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Eating almonds improves 'good' cholesterol

AAP logoAAP 19/08/2017 Sarah Wiedersehn
The researchers found compared to the control diet, the almond diet increased a-1 HDL - more mature and larger HDL molecules - by 19 per cent. © Getty Images The researchers found compared to the control diet, the almond diet increased a-1 HDL - more mature and larger HDL molecules - by 19 per cent.

Eating almonds helps the function of 'good cholesterol' in the body to improve overall heart health, according to a US study.

High-density lipoprotein (HDL) is known as the "good" cholesterol because it helps remove other forms of cholesterol from your bloodstream and arteries that have been linked to a greater risk of heart disease.

Researchers at Penn Sate university recently compared the levels of HDL cholesterol in people who ate almonds every day to those who ate a muffin instead.

The study, published in the Journal of Nutrition, found participants on the almond diet had improved HDL levels and functionality.

Professor of Nutrition Penny Kris-Etherton says the findings build on previous research on the effects of almonds on cholesterol-lowering diets.

"There's a lot of research out there that shows a diet that includes almonds lowers low-density lipoprotein or LDL cholesterol, which is a major risk factor for heart disease," Prof Kris-Etherton said.

"But not as much was known about how almonds affect HDL cholesterol, which is considered good cholesterol and helps lower your risk of heart disease."

The researchers wanted to see if almonds could not just increase the levels but also improve the function of HDL cholesterol.

In a controlled-feeding study, 48 men and women with elevated LDL cholesterol were assigned to two different six-week diets.

In both, their food intake was identical except for the daily snack. On the almond diet, participants received 43 grams - about a handful - of almonds a day. During the control period, they received a banana muffin instead.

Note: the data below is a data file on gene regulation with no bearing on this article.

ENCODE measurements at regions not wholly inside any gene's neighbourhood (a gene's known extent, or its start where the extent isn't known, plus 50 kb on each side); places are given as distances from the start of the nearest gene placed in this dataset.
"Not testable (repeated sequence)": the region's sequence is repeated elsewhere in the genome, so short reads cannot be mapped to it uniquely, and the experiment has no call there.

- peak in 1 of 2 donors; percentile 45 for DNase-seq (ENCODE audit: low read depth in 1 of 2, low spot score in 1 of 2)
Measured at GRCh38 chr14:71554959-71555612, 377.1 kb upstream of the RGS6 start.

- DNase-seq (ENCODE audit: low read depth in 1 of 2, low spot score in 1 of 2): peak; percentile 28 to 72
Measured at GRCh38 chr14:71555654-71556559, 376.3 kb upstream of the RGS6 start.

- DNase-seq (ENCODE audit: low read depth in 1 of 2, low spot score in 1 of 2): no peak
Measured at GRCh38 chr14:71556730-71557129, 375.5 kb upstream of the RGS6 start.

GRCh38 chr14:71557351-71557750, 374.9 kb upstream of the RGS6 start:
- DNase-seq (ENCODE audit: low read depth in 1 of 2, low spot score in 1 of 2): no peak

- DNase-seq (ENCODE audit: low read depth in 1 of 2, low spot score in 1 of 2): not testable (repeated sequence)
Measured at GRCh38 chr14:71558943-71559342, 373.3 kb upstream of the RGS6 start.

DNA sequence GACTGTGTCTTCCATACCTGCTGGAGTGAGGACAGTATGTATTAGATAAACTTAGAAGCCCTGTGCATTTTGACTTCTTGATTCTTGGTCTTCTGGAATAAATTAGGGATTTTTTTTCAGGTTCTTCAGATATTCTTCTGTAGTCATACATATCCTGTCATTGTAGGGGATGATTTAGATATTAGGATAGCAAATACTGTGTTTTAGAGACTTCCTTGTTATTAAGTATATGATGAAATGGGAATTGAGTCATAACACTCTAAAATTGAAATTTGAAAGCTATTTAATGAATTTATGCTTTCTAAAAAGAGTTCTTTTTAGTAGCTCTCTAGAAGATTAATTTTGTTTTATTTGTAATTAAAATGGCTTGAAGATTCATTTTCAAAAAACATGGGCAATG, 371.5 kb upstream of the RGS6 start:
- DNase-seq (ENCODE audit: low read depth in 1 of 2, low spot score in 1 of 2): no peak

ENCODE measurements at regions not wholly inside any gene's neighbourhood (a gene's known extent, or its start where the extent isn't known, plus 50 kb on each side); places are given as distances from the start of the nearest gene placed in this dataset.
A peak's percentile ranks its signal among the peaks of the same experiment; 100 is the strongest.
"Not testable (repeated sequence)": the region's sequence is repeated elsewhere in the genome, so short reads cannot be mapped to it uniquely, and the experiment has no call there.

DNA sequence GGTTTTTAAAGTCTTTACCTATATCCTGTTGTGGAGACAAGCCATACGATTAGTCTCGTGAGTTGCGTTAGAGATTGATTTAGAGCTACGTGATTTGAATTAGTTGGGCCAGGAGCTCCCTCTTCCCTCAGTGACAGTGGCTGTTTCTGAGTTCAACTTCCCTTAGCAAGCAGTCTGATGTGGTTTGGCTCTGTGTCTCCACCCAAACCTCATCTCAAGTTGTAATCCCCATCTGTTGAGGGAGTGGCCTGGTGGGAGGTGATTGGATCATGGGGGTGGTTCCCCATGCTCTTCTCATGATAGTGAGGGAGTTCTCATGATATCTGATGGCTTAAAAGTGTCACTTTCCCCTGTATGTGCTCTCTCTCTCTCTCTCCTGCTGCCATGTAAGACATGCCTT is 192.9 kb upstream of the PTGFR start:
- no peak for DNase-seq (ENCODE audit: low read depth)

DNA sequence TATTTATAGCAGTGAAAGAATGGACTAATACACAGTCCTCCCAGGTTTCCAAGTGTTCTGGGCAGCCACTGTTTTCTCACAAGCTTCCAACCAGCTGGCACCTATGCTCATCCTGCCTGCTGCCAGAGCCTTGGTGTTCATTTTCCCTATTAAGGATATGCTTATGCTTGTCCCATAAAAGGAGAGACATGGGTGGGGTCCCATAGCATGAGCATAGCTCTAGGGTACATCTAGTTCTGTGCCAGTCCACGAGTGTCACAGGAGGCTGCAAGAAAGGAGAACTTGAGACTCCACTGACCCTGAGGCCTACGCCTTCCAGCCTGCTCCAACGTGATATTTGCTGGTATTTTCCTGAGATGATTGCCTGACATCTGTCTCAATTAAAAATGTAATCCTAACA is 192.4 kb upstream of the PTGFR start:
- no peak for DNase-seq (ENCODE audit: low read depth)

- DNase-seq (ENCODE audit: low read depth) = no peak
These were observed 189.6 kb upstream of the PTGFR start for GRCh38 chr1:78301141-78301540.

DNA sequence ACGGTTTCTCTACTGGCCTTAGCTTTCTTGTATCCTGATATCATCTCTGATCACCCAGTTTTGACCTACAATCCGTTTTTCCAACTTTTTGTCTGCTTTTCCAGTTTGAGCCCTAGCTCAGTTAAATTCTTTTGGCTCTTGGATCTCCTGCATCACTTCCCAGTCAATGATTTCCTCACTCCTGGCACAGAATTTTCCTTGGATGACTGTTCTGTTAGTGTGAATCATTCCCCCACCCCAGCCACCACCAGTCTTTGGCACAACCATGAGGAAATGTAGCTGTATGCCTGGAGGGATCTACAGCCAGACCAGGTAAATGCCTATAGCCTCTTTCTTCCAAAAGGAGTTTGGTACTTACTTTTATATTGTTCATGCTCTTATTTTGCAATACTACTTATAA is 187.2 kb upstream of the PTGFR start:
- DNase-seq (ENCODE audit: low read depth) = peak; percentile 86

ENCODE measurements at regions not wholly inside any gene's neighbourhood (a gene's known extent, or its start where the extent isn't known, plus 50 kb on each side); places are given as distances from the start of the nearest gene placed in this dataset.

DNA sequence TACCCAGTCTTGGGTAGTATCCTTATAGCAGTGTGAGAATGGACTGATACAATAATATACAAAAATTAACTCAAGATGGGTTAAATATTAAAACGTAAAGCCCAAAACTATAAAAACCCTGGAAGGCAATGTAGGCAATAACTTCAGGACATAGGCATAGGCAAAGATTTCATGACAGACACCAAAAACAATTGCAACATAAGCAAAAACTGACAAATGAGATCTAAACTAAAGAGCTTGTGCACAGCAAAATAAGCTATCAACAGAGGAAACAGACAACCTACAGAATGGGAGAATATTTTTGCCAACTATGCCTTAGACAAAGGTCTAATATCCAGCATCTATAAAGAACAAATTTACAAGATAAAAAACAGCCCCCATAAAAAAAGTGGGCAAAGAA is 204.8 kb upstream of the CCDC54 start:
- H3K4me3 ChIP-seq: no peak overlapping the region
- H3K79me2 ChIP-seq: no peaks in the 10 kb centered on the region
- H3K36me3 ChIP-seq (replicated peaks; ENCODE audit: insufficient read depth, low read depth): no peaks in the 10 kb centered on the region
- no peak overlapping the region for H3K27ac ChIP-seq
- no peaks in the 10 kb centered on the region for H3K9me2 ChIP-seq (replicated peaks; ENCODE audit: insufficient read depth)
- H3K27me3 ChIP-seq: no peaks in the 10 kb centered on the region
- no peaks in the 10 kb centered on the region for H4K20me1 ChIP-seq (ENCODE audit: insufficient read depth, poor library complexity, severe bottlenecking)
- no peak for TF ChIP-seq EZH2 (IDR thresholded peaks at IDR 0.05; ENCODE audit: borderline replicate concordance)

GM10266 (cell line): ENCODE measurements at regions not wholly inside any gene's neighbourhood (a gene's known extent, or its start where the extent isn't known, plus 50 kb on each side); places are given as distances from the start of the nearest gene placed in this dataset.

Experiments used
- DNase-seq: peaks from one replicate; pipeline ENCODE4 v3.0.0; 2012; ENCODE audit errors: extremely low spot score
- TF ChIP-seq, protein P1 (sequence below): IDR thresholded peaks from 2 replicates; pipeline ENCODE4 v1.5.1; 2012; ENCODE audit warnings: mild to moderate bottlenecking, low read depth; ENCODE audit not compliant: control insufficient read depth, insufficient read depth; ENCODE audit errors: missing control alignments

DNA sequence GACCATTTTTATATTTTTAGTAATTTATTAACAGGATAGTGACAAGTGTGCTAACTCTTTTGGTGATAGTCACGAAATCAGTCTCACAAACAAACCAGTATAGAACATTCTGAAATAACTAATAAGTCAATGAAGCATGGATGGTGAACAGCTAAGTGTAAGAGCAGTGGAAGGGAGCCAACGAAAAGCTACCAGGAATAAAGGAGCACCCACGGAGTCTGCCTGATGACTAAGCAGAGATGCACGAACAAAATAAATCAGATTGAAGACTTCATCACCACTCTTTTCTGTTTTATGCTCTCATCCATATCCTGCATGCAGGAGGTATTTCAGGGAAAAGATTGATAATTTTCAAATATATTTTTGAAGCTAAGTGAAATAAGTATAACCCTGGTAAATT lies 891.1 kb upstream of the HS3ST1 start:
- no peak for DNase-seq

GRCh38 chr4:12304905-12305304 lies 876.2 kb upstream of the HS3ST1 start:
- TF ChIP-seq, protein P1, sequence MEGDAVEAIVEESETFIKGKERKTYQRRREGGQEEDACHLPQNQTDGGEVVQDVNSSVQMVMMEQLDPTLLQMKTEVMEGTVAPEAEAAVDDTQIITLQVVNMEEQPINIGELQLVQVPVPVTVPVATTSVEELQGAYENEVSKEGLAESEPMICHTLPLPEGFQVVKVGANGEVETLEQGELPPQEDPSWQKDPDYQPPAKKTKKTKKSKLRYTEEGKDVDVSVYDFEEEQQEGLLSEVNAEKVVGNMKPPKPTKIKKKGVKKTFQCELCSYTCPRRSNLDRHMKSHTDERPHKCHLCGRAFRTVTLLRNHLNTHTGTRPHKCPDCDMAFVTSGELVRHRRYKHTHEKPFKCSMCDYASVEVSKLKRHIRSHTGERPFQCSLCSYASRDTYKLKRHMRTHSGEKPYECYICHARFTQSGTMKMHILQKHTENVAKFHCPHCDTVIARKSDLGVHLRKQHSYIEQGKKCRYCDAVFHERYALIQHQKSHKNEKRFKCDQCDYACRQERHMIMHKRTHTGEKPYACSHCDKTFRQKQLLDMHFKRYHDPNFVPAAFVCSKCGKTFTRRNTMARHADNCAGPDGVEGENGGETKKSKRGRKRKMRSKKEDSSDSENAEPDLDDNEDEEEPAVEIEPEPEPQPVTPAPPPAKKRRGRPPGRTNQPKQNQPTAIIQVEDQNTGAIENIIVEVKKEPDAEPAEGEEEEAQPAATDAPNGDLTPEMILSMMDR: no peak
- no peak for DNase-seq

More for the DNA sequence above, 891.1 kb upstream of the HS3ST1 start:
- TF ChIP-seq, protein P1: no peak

The researchers found compared to the control diet, the almond diet increased a-1 HDL - more mature and larger HDL molecules - by 19 per cent.

HDL molecules grow in size as they clean up the 'bad' cholesterol from cells and tissue.

Additionally, the almond diet improved HDL function by 6.4 per cent, in participants of normal weight.

"We were able to show that there were more larger particles in response to consuming the almonds compared to not consuming almonds," Professor Kris-Etherton said.

"That would translate to the smaller particles doing what they're supposed to be doing. They're going to tissues and pulling out cholesterol, getting bigger and taking that cholesterol to the liver for removal from the body."

While almonds won't eliminate the risk of heart disease altogether they are a smart choice for a healthy snack, says Prof Kris-Etherton.

Almonds also provide a dose of good fats, vitamin E and fiber.

"If people incorporate almonds into their diet, they should expect multiple benefits, including ones that can improve heart health," Prof Kris-Etherton said.

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